COVID- 19 Asia Pacific Vaccine Access Facility (APVAX), Asian Development Bank

COVID-19: Global pandemic to endemic disease – at best

Let’s re-cap

The COVID-19 pandemic rolls on 20 months since it started. Our world hasn’t ended, but nor is it remotely approaching normal. Let’s re-cap, re-assess and consider the future for Asia and ASEAN. We’ll look at the global pandemic’s waves to date; some (terrible) statistics, particularly vaccinations; then re-focus on the commercial outlook for ASEAN and a changing future for all of us.

Riding the waves of a global pandemic

The pandemic began in Asia early in 2020 yet its first wave mostly impacted Europe and the developed world. Asian societies seemed better-suited to control the pandemic initially with effective testing, lockdowns and disease control. By contrast, many in Europe and (more so) USA initially failed to recognize the disease’s severity, so policies and outcomes varied. The 1st wave peaked in the West in April 2020. A global 2nd wave followed during the northern hemisphere winter, peaking in January 2021. This was felt more evenly globally, with vaccination rates impacting positively selective countries and regions. By the peak of a 3rd wave in May 2021, it was mainly less developed, less wealthy and less vaccinated regions and countries which were worst affected. These wave patterns and underlying vaccination trends don’t augur well for ASEAN.

Table: COVID cases and status at 30 July, 2021 /  Johns Hopkins University and Southeast Asian Health Ministries:

Currently <15% of the world is fully vaccinated against this disease. Broadly, Europe and the USA have vaccinated about half their populations (or two-thirds of adults) whereas most ASEAN nations remain <10% fully vaccinated. Smaller, richer Asian countries (eg, Singapore at 49%) have managed much better; but vaccination in larger, poorer nations (India, Indonesia) at <10% is below even the global average. Curiously, vaccination rates don’t map perfectly to wealth or population size: Australia and New Zealand remain at <15%.

Vaccination dramatically weakens the link between COVID infection and death, although with less efficacy against the coronavirus Delta variant which is spreading rapidly. 99% of sequenced cases in Indonesia, for example, are Delta.

Published statistics tend to dampen the true impact of disease. COVID’s impact on India is “catastrophically worse” than recognized according to the country’s own former chief economic adviser, Arvind Subramanian. India has acknowledged just 414,000 COVID-19 deaths but, according to Subramanian, “what is tragically clear is that people in the millions have died”. So-called “excess deaths”, above historical mortality, are running at 7–10 times higher than reported COVID deaths in India since the start of the pandemic, according to his study1, offering a yardstick for populous ASEAN.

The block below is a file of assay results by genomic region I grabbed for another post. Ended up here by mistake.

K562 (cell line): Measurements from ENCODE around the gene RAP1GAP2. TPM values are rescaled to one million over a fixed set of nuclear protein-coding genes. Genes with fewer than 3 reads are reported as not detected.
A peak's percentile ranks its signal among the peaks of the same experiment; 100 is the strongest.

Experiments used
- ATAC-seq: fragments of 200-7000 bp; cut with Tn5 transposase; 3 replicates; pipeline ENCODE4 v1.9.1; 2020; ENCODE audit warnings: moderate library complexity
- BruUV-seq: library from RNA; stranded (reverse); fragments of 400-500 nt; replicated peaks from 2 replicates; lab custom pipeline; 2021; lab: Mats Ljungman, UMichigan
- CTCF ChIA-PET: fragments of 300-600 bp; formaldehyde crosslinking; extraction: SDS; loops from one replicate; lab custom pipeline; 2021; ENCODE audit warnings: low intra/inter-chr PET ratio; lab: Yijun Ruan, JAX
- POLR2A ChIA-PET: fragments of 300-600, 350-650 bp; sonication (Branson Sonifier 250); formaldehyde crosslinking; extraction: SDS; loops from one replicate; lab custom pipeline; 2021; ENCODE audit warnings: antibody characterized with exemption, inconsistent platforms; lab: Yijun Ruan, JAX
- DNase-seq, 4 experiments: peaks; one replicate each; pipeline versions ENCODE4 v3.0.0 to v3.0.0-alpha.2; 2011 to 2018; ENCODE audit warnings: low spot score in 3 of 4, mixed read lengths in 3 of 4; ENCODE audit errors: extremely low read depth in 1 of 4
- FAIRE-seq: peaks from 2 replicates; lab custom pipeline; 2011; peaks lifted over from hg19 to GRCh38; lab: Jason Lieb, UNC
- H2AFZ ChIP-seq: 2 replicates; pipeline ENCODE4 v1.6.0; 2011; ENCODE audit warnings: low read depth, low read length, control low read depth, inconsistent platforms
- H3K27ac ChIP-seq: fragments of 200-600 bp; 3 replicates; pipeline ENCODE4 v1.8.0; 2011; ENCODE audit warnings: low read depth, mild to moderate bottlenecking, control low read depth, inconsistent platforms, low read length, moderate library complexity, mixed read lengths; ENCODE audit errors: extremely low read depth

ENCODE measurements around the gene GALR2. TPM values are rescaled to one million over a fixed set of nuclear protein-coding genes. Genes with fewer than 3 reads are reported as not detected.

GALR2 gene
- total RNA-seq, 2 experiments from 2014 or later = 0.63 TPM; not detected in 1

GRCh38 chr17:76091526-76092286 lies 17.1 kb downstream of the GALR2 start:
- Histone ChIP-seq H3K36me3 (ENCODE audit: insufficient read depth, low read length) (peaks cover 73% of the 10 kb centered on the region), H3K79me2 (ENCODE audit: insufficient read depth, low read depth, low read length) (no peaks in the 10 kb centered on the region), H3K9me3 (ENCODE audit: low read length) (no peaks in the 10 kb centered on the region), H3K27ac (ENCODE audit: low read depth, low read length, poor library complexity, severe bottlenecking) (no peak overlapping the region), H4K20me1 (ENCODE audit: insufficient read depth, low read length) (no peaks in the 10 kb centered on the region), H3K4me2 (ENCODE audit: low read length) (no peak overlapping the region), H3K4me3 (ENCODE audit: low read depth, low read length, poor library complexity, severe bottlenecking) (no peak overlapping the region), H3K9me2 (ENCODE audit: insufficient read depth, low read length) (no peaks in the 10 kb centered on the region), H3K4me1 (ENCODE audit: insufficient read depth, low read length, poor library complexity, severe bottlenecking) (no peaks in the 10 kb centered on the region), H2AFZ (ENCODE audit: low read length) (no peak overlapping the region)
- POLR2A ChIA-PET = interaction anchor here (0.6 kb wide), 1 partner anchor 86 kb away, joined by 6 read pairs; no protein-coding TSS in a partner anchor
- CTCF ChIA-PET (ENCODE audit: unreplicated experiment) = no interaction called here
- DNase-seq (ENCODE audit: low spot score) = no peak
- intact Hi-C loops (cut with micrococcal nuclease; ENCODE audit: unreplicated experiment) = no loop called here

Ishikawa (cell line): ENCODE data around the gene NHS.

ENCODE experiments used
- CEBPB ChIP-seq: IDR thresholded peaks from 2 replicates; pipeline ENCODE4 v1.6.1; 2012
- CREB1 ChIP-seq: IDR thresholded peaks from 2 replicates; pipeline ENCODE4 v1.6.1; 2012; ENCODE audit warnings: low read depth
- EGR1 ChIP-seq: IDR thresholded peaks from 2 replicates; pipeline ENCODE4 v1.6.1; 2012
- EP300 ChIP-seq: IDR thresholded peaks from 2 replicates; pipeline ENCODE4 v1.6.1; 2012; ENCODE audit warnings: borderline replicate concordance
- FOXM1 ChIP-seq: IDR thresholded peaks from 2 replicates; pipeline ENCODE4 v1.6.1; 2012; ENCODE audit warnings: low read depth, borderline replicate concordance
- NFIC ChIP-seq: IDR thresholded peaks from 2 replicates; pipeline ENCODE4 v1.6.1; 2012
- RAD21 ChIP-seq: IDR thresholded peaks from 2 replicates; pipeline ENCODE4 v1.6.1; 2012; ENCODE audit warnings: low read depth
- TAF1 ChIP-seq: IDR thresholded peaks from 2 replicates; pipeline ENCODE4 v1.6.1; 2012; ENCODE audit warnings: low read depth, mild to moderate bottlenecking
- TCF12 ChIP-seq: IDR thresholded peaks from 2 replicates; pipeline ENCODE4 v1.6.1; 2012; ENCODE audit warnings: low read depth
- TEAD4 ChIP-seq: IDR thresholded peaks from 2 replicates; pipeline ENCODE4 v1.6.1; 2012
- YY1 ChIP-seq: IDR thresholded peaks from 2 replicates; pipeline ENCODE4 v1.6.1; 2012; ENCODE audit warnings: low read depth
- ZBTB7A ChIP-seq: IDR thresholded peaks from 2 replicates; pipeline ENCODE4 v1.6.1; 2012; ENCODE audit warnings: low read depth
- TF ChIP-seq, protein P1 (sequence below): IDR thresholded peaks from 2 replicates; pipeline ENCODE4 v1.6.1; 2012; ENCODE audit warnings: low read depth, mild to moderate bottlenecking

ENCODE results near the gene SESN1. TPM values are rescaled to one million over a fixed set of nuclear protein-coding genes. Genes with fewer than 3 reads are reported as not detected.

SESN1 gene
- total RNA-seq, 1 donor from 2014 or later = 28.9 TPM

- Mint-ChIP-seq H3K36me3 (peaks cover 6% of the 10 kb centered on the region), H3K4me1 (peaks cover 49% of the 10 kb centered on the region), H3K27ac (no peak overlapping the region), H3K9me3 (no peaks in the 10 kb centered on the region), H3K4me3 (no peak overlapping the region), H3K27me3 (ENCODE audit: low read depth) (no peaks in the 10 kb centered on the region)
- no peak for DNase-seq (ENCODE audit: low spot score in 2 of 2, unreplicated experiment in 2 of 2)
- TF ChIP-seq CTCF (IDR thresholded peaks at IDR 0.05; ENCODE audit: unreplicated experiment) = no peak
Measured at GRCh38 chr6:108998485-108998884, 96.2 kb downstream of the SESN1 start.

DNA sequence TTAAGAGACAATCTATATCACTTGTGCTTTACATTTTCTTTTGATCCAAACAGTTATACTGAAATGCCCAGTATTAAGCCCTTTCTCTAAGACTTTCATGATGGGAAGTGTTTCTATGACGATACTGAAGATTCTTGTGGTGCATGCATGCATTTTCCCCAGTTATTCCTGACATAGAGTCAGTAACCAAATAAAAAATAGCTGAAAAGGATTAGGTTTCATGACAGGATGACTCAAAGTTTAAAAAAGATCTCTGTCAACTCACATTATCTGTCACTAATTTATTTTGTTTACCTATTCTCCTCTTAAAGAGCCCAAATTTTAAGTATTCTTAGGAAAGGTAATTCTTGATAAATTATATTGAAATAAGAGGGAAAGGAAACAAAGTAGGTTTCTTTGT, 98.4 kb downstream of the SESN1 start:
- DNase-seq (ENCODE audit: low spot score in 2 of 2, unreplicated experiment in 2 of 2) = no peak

New wave patterns

Future coronavirus variants may “escape” current vaccination efficacy, and COVID-19 remains a global disease. But if vaccination rates affect future waves of cases and mortality, then surely the commercial impact will differ too in different regions. Low vaccination rates in ASEAN, rising only slowly, cast a shadow over economic forecasts which have generally been pulled back. If governments are lowering national economic forecasts like GDP growth, then corporates may need likewise to react. This is sector-dependent but many observers believe that equity markets generally remain too stretched, especially in those markets adversely impacted by on-going, or deteriorating, pandemic issues and restrictions.

Even in the more vaccinated West, recent talk about expansionist macro policy and ongoing monetary easing leading to inflation has been reined in: 10-year U.S. Treasury yields have lately retreated to under 1.3% from above 1.7% in March. Instead of inflation fears, talk in the western financial press has returned to secular stagnation… if this is cautious sentiment in vaccinated western markets, then what chance for unvaccinated ASEAN? Gita Gopinath, the IMF’s chief economist, recently highlighted a “dangerous divergence” between advanced and developing economies with limited access to vaccines.

Consequences for commerce

Travel and tourism are among sectors worst impacted in ASEAN, drastically curtailing activity for airlines, hotels and transport; and knocking on to spending on retail, entertainment, F&B. Other sectors partly compensate (healthcare, tech, digital). Yet behind cold statistics lie literally millions of people whose families have been impacted by underemployment, redundancy, social restrictions, illness and tragically death. Worse, in much of ASEAN, without the safety net of welfare or furlough payments to support them through the hardship. This is hardly the springboard for some great Asian economic revival.

A future timeline?

From COVID-19, “no-one is safe until everyone is safe”. Even if no disease variants develop (which they will) and vaccination affords complete protection (which it won’t) then only 14% of our planet’s population is currently safe. That leaves 86% of the global population of 7.8bn, or 6.7bn people, currently unsafe. Historical global pandemics rolled on for years, not months. Let’s be realistic about what all this means for citizens, their countries and regions – and the dynamics of trade and commerce within and between them. Like life, commerce for the survivors continues. But some people and businesses simply die; many others slow down; and all survivors will continue to be impacted directly or indirectly. The best we can hope for is a benign COVID endemic for our future. Bear this in mind when the time comes around to prepare your annual business performance forecast for 2022 – and beyond.


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